"Targeting those who assist terrorists and drug cartels with weapons, sophisticated forgeries, and money laundering is just as important as targeting the organizations themselves.  A rewards program in this area can help disrupt these transnational organized crime networks," said Royce, who chairs the House Foreign Affairs Subcommittee on Terrorism, Nonproliferation, and Trade.

"Critically, the language included allows the rewards program to target those who are wanted for genocide, war crimes or crimes against humanity -- the world’s worst human rights abusers.

"Target one is Joseph Kony, the sadistic head of the LRA.  U.S. military advisors working in Central Africa consider a reward offer on Kony as critical to their effort.  They need this tool in the field now," said Royce.

Earlier this year, in testimony in front of Royce’s Subcommittee, the senior State Department official dealing with war crimes called this legislation "critical" to the effort to locate Kony.  Earlier this month, in a letter in support of H.R. 4077, the Department of Defense noted that these rewards programs "provide the Combatant Commander and Chief of Mission with relatively low-cost and effective tools to achieve national security objectives."  

Background:  Since the program’s inception in 1984 under President Reagan, the U.S. government has given rewards to over 70 people who provided actionable intelligence that according to the State Department, prevented international terrorist attacks or helped convict individuals involved in terrorist acts.  Royce led Congressional efforts to see that international arms dealer Viktor Bout, arrested in Thailand in 2008, was extradited to the U.S. to stand trial.  In 2010, Royce – a former chair of the Africa Subcommittee – was an original sponsor of the Lord’s Resistance Army Disarmament and Northern Uganda Recovery Act. The successful legislation made it the policy of the U.S. to "apprehend or remove Joseph Kony and his top commanders from the battlefield."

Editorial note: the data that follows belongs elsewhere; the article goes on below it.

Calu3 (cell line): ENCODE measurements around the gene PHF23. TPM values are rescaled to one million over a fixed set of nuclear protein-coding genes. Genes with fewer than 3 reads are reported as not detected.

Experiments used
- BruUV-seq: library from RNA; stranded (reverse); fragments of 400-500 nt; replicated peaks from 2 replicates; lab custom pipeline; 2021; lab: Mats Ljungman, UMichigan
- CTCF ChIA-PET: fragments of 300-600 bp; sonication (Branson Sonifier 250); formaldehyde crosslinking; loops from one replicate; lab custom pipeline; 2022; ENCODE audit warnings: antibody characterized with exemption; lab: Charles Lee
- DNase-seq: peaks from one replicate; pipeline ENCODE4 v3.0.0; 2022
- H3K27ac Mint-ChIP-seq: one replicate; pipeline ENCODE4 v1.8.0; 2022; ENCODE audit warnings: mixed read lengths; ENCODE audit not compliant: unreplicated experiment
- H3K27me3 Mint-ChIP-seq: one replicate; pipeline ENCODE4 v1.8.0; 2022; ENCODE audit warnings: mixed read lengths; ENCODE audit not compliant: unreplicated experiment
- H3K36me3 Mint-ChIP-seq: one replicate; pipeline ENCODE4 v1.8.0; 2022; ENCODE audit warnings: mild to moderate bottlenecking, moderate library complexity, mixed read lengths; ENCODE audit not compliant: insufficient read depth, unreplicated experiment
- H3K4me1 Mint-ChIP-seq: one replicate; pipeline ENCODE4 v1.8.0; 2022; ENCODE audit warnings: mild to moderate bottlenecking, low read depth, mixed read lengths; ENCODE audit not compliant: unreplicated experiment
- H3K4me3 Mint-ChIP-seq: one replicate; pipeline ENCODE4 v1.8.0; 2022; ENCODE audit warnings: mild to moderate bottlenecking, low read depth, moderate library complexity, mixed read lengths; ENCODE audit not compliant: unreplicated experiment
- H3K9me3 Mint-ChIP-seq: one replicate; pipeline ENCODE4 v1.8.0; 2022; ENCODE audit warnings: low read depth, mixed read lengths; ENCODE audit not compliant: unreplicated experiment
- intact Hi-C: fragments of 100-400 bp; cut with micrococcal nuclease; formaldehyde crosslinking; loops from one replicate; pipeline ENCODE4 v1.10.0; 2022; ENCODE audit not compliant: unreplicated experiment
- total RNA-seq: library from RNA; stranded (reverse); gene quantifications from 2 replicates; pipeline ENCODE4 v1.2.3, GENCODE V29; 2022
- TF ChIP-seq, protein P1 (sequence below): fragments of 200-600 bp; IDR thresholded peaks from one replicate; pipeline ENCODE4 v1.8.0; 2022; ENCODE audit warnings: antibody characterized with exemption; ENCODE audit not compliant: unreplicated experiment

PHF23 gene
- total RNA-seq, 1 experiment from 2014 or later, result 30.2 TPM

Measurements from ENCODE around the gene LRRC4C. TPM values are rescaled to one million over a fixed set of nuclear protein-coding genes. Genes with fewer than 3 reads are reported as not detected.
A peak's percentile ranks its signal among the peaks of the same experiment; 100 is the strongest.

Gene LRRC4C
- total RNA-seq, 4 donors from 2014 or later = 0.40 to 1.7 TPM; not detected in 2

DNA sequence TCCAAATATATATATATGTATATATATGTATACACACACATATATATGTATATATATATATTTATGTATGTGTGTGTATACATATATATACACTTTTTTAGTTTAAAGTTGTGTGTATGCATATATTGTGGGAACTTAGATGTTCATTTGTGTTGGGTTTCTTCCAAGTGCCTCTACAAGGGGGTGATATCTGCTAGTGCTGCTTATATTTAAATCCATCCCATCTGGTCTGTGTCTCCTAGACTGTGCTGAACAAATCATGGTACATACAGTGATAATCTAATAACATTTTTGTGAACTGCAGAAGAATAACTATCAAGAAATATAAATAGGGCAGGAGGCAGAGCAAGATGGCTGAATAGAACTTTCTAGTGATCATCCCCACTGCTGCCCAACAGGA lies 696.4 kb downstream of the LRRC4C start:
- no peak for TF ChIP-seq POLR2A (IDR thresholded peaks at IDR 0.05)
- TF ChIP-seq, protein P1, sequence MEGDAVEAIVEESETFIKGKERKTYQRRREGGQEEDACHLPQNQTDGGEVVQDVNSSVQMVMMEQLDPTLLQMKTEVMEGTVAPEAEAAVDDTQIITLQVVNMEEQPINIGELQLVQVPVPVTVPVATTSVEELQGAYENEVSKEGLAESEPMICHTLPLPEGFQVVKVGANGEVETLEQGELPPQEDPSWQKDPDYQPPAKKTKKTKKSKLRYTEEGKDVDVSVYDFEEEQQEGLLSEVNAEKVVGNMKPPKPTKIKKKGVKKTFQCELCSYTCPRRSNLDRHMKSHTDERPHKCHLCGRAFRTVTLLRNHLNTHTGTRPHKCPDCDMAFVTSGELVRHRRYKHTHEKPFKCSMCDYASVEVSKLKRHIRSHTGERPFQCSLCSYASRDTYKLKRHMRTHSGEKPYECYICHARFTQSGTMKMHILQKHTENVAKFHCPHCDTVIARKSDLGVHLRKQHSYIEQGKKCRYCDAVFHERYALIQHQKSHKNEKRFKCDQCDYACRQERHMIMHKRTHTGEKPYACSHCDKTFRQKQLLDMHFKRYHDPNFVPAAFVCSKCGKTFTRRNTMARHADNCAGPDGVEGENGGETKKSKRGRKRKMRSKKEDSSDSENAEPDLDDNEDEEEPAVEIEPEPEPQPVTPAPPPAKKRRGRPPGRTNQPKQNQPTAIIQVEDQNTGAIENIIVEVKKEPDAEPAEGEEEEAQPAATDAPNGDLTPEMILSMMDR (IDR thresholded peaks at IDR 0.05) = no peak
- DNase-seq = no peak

Royce introduced H.R. 4077 on February 17, 2012.  The legislation has garnered significant bipartisan support.  Senate companion legislation (S. 2318) was introduced in April.  The legislation is supported by the Departments of State and Defense. 

Contact: Audra McGeorge (202) 225-4111


  • At this time, no foreign affairs-related legislation is expected on the floor.




Wednesday, June 20, 201

Subcommittee on the Middle East and South Asia Hearing: “Reflections on the Revolution in Egypt, Part II”

1:30 p.m. in Room 2200 RHOB, U.S. Rep. Steve Chabot, Chairman


  • Mr. David Schenker, Director, Program on Arab Politics, Washington Institute for Near East Policy
  • Michele Dunne, Ph. D., Director, Rafik Hariri Center for the Middle East, Atlantic Council


Subcommittee on Terrorism, Nonproliferation, and Trade & Subcommittee on Africa, Global Health, and Human Rights Joint Hearing: “The African Growth and Opportunity Act: Ensuring Success”

2:00 p.m. in Room 2172 RHOB, U.S. Rep. Ed Royce, Chairman, U.S. Rep. Christopher H. Smith, Chairman


  • Mr. Paul Ryberg, President, African Coalition for Trade
  • Mr. Anthony Carroll, Vice President, Manchester Trade, Ltd.
  • Mr. Jaswinder Bedi, Chairman, African Cotton and Textile Industries Federation
  • Mr. Stephen Hayes, President and Chief Executive Officer, The Corporate Council on Africa (CCA)


Hearings held in Room 2172 of the Rayburn H.O.B. are available via live video through the Committee’s website at: